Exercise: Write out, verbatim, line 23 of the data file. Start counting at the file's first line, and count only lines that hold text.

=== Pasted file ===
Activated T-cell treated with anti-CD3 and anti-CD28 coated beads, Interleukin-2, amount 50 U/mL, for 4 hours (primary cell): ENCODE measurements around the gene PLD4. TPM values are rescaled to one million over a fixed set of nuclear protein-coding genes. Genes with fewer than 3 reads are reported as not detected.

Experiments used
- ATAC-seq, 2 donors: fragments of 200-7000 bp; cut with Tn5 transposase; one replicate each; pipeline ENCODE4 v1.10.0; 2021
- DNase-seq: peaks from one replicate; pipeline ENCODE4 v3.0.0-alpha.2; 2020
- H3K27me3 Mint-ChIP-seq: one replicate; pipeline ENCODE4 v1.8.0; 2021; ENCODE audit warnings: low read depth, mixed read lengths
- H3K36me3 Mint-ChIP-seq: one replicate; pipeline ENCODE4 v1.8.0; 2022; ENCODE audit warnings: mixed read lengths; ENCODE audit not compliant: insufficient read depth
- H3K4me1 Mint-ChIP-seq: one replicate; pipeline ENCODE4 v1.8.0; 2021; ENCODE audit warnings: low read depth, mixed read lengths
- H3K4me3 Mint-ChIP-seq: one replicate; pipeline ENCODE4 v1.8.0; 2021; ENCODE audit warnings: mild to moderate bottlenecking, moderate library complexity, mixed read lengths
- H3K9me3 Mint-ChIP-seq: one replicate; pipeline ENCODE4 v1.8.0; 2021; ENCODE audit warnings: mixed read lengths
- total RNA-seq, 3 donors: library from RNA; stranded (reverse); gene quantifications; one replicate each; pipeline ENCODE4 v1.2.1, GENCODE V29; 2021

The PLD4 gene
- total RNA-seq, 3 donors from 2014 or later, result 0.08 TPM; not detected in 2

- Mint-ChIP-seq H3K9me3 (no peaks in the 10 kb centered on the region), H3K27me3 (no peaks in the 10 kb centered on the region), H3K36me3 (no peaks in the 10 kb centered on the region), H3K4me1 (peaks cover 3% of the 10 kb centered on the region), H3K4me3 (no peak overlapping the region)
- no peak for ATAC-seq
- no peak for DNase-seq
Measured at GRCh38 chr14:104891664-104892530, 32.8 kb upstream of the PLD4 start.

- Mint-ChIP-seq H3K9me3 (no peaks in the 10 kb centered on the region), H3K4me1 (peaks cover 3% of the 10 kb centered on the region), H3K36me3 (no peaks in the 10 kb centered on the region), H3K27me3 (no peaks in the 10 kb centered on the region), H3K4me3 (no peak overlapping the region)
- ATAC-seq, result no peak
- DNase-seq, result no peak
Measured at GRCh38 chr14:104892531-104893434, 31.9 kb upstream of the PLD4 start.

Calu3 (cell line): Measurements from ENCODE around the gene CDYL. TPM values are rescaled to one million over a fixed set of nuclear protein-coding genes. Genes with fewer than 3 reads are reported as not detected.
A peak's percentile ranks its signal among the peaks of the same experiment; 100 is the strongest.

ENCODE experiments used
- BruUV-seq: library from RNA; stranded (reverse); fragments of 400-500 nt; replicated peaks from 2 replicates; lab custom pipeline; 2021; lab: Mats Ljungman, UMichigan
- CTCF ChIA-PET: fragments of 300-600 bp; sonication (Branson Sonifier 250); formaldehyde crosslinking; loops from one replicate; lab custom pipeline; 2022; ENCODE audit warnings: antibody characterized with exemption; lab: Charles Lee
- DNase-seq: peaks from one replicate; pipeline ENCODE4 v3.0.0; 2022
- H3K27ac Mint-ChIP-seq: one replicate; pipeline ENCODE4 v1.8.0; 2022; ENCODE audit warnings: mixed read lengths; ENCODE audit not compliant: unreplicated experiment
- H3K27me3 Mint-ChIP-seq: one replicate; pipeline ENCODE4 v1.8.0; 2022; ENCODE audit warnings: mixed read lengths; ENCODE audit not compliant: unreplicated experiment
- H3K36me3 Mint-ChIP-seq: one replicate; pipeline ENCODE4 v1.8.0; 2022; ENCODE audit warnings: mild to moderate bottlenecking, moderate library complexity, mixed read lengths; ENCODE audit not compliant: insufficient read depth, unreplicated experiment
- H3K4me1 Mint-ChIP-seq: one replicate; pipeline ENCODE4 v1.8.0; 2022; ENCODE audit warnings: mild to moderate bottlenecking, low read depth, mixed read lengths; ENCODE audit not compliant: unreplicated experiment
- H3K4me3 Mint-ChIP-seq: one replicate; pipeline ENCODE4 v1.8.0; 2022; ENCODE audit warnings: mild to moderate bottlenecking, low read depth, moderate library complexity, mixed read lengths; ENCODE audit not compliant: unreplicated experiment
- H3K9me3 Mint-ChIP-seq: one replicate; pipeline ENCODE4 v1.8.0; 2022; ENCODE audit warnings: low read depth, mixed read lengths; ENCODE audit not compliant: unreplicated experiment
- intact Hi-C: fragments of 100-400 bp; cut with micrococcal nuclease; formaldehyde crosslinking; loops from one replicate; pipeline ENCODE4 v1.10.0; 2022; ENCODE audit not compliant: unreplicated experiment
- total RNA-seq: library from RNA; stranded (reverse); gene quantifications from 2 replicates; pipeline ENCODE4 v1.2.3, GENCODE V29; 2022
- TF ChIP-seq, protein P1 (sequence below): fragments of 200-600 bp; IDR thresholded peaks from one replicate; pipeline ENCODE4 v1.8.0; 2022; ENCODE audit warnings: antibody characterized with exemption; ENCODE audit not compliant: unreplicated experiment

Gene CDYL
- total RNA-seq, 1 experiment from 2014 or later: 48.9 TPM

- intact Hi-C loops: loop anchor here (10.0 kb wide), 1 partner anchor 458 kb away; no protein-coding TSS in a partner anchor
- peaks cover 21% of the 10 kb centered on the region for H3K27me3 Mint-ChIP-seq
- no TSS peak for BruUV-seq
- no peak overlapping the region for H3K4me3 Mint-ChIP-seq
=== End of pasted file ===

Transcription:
ENCODE experiments used